Kneeling beside my first deer, I had no words. I just sat there stunned, my hand on his shoulder, uncertain whether I would ever hunt again.
Finally, I whispered something clumsy: half gratitude, half apology.
The next year, when my second deer dropped in his tracks, I was shaken but less shocked. I spoke my thanks and asked forgiveness simply, without grace.
It was after my third deer fell that I knelt to lean a few small sticks against each other, then cloaked them with three fern fronds, still green in mid-November.
If I had grown up in a family of hunters, or in a culture that spoke to the wild, perhaps I would have had some prayer or ceremony at the ready. As it is, the words and gestures are still part of what I hunt for. Over time, as I find them, perhaps a ritual habit will take root in the thin soil of my few years afield.
These gestures need not be confined to the hunt, of course.
Considering all the deaths we inflict, directly and indirectly, there’s as much reason to fall to my knees by a shelf full of bread or corn chips in the grocery store, or even by a display of organic produce at the local farmers’ market.
Yet, standing in front of fruits and vegetables grown by others, I have the luxury of not knowing what cost they incurred.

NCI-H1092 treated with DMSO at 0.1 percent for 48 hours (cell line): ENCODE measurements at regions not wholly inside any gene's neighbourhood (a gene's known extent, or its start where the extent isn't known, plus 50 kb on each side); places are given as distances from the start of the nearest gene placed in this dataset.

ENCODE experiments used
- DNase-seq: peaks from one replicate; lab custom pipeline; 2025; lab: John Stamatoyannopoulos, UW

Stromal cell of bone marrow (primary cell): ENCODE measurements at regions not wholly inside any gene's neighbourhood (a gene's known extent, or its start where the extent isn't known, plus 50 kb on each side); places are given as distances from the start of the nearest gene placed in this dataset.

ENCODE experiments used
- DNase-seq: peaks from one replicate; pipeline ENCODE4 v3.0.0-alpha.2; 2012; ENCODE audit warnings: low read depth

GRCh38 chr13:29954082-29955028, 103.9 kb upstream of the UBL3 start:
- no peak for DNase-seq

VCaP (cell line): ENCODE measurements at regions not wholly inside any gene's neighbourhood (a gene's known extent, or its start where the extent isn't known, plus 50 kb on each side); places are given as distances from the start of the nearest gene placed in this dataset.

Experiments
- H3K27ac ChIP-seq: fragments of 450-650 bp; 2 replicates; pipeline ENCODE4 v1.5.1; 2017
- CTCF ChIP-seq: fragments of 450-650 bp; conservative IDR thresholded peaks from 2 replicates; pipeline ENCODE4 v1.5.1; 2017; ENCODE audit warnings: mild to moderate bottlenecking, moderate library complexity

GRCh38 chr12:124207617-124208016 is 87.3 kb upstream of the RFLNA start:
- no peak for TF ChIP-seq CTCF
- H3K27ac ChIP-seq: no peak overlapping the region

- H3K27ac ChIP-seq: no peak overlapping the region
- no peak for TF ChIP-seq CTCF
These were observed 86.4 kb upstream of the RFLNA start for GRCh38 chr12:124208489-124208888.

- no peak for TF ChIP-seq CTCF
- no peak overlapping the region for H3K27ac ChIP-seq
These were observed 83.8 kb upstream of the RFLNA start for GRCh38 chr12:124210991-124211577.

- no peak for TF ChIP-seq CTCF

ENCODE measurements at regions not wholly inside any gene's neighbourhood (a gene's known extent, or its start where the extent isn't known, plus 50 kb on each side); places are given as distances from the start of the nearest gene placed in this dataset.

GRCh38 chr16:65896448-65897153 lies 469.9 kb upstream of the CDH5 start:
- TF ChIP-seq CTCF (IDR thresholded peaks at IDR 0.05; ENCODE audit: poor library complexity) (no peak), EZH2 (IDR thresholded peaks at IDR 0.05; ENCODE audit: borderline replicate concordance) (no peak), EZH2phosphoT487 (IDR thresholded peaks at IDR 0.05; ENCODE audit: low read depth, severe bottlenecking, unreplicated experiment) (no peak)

Maybe the harm was no worse than the initial “conversion” of forest to tillable farm land, plus a few earthworms chopped by shovel or tractor, or some caterpillars knocked off by a bacterial insecticide.
Considering the larger impacts I know my life has, I have decided not to worry about individual invertebrate deaths. I value them ecologically and gently escort many insects out of our house. But I crush the cucumber beetles that attack our squash seedlings.
On the other hand, maybe a few toads were diced in the tilling. Maybe the field was fertilized with compost made from both the manure and the carcasses of cows. Maybe the bushels of greens on display at the farmers’ market took the life of a family of woodchucks. Maybe the flats of strawberries grew to ripeness thanks to the killing of a deer or two.
A long list of maybes: things most of us don’t know or care to know.
When I garden—uprooting weeds, mashing beetles, occasionally shooting a woodchuck—the luxury of ignorance begins to fade.
When I kneel beside a dead whitetail, it disintegrates. Yanked out of forgetfulness, I find I must offer some gesture of gratitude and apology, no matter how clumsy.
© 2010 Tovar Cerulli